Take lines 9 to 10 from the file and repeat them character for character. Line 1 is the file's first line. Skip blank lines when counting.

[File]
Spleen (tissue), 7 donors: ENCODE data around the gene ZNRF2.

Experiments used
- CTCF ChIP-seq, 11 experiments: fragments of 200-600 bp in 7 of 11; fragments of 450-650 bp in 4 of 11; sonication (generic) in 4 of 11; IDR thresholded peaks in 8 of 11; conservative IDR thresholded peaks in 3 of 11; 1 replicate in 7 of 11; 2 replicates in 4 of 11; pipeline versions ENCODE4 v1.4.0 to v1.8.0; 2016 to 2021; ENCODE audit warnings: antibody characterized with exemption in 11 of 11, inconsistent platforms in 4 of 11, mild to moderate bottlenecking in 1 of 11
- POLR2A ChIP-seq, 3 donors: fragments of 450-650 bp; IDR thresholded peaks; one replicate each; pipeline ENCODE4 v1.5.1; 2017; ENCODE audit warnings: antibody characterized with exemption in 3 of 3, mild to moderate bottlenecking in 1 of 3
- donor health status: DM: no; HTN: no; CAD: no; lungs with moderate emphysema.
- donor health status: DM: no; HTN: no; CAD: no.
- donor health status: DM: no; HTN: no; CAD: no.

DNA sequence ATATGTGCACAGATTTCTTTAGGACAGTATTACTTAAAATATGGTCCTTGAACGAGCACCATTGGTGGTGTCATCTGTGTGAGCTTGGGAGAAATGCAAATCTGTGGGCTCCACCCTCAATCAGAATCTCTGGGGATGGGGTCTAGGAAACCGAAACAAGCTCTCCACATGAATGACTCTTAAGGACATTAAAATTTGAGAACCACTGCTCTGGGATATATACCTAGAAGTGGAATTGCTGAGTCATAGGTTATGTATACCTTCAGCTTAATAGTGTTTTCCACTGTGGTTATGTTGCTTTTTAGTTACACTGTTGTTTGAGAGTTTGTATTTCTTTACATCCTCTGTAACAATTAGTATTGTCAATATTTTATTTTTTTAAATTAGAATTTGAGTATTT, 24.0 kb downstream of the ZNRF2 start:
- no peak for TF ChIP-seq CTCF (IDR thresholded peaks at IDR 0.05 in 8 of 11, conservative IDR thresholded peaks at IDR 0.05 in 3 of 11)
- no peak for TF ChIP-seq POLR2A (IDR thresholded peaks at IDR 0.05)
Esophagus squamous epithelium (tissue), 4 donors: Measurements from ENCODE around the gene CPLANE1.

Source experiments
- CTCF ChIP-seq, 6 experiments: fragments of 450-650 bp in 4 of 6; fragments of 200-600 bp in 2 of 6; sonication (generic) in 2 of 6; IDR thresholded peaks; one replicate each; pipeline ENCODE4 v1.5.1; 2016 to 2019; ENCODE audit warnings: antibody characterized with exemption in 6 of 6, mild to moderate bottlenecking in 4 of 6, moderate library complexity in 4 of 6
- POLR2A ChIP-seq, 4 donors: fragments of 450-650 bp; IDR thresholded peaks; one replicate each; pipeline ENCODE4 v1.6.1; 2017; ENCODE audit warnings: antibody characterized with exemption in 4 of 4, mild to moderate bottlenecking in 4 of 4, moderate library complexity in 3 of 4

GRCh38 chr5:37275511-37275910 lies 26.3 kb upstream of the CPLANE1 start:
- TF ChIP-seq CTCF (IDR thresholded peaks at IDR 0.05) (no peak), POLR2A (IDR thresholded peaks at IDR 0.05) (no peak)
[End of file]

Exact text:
- no peak for TF ChIP-seq CTCF (IDR thresholded peaks at IDR 0.05 in 8 of 11, conservative IDR thresholded peaks at IDR 0.05 in 3 of 11)
- no peak for TF ChIP-seq POLR2A (IDR thresholded peaks at IDR 0.05)